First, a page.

Even though a predicted 8 million Americans could refinance their student loans at lower interest rates, not everyone who could benefit is even aware that the chance exists.
A Smaller amount of people still understands that there’s more than one way to approach student loan refinancing, or that the approach graduates take depends on their goals.
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Recent graduates, for example, may find their monthly payments are a great challenge to meet. Refinancing into a loan with a longer repayment term —let’s say 15 or 20 years, instead of the standard 10 — may help make those monthly payments handier. The tradeoff to that approach can be higher overall repayment costs.
Other mortgagors who are further along in their careers may have seen an earnings lift that allows them to make bigger monthly payments than they could when they graduated. That opens up the door for refinancing into a loan with a shorter repayment term, which gets them a larger interest rate reduction and maximizes their overall savings.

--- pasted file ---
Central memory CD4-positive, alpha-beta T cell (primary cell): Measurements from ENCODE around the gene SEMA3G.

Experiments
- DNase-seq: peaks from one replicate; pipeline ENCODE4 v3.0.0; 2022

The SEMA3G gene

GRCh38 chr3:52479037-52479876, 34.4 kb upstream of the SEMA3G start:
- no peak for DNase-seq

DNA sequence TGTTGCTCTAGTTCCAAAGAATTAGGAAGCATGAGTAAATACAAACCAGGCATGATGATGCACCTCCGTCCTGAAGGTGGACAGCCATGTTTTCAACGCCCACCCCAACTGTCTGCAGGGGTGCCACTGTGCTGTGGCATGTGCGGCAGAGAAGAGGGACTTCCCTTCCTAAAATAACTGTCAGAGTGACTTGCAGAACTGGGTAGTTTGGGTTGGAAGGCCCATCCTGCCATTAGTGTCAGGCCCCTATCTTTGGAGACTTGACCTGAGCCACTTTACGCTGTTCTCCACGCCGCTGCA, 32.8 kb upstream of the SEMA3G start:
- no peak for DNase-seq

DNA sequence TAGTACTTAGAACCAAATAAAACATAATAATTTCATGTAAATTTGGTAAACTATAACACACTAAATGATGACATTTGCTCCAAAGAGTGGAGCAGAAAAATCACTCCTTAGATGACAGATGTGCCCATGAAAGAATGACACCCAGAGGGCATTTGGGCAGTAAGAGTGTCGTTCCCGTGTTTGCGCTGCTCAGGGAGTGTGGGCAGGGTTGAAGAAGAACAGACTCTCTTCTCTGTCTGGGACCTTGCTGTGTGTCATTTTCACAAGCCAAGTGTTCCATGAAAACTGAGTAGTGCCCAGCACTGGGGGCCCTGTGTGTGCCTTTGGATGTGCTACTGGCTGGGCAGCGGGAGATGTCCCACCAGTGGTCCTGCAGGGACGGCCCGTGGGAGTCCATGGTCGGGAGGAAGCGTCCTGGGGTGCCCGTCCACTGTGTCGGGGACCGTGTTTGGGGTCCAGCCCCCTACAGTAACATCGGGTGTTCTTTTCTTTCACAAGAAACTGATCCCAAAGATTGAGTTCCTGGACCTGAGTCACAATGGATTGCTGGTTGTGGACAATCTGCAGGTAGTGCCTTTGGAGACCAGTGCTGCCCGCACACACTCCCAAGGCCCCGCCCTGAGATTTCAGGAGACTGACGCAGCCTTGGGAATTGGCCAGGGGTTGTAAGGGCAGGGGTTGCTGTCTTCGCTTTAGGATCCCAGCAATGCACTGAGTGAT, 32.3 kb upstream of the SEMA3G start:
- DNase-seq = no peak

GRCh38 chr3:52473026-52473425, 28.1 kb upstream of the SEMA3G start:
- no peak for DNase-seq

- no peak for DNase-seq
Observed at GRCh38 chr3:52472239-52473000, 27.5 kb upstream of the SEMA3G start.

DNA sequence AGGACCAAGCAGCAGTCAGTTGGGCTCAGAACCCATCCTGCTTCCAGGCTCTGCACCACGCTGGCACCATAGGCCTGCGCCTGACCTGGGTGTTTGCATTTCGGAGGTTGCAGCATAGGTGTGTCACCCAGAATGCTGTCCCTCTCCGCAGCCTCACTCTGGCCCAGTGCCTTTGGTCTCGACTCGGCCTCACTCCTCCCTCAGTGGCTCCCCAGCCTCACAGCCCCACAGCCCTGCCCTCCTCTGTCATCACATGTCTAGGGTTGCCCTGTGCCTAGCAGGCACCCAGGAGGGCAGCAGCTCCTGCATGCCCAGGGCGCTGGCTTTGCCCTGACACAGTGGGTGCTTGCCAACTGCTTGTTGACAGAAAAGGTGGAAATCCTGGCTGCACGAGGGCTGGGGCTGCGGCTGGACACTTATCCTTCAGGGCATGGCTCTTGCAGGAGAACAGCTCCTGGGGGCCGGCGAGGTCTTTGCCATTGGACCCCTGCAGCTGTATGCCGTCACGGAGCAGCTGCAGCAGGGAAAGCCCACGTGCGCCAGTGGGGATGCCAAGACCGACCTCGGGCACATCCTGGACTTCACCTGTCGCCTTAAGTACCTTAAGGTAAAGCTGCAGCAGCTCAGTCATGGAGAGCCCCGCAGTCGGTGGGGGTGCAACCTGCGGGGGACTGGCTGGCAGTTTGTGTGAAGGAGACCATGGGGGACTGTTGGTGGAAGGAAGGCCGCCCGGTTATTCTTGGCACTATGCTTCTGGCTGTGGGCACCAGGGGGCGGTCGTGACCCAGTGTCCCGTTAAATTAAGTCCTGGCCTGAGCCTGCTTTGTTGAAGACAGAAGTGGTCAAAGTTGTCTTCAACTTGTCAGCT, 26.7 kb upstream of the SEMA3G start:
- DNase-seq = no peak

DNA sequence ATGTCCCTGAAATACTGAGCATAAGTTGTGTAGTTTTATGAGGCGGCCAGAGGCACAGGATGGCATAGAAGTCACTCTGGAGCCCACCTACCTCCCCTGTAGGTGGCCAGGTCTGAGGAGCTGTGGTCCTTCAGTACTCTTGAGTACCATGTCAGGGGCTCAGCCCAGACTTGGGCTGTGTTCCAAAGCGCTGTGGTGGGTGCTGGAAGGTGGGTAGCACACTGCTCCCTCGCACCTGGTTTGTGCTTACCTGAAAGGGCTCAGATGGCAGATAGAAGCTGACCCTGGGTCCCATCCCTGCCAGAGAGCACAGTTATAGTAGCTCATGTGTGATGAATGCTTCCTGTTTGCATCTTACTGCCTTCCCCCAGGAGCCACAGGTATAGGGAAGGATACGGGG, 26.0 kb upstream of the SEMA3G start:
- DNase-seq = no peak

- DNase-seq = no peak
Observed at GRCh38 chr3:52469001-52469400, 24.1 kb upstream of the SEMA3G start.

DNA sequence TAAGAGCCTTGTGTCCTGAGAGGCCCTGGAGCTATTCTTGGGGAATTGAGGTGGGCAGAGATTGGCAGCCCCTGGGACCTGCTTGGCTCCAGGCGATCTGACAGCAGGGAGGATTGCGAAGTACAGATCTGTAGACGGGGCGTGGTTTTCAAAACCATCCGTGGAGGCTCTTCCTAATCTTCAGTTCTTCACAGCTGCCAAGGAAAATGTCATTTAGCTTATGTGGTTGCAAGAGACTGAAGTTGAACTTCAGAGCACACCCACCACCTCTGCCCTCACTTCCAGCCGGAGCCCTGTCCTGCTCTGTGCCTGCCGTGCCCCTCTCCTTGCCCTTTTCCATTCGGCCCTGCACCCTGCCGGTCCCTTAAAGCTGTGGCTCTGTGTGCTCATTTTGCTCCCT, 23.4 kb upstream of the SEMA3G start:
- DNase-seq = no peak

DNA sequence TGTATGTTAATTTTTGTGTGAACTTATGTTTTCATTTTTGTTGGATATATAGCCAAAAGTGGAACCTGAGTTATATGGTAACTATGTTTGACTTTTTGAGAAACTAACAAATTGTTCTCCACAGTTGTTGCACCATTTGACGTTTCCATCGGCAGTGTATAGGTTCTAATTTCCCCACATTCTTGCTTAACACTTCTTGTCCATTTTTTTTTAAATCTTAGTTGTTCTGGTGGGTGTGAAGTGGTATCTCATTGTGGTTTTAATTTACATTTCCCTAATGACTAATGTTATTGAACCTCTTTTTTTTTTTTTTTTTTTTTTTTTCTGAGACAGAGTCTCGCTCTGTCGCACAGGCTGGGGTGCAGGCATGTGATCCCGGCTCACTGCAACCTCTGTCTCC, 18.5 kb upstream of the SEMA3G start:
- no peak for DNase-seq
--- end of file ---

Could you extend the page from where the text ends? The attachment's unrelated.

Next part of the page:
A 3rd strategy engaged by graduates with large loan balances is to refinance into a loan with roughly the same repayment term. That’s an option that can reduce both the monthly payment and the overall amount repaid.
These are some of the insights from an analysis of thousands of student loans refinanced in the last one and half years with multiple lenders through the Credible.com marketplace (disclosure: I’m the founder and CEO of Credible).
This analysis provides an unusual glimpse into strategies engaged by actual borrowers who have refinanced student loan debt, and the results they’ve achieved.